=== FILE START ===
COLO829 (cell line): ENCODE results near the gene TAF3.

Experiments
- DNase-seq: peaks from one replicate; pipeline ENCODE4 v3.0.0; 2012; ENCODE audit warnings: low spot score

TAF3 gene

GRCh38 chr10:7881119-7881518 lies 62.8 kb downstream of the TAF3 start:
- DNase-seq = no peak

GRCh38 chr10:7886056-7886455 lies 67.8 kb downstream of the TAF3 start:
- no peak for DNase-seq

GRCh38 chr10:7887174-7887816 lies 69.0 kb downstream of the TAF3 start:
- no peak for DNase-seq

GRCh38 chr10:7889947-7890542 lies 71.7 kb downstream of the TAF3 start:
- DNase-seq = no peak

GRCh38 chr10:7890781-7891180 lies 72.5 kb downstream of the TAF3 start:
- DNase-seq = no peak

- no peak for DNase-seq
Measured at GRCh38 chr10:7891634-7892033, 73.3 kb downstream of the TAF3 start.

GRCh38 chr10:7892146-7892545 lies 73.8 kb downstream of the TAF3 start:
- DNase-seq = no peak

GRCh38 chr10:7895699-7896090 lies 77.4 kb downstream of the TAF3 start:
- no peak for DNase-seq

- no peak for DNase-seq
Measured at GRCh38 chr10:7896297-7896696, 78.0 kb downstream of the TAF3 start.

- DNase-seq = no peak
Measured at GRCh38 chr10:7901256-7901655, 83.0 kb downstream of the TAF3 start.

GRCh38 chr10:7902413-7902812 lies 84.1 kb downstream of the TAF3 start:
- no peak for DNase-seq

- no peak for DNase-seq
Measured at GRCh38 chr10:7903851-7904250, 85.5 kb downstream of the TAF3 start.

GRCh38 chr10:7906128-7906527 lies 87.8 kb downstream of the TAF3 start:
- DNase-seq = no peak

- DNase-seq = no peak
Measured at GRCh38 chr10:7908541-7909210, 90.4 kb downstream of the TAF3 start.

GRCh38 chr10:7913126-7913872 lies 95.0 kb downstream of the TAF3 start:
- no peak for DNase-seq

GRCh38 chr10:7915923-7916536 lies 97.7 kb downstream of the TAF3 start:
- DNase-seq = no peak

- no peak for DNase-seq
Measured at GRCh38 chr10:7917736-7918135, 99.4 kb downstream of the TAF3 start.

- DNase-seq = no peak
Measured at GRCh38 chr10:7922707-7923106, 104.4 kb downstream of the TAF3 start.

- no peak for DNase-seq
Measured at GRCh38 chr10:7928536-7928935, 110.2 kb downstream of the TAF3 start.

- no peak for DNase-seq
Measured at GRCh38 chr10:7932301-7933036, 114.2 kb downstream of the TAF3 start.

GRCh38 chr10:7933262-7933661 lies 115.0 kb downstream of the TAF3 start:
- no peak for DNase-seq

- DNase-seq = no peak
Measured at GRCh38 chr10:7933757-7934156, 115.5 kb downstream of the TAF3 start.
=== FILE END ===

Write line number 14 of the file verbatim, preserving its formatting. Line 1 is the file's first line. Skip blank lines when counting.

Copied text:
- DNase-seq = no peak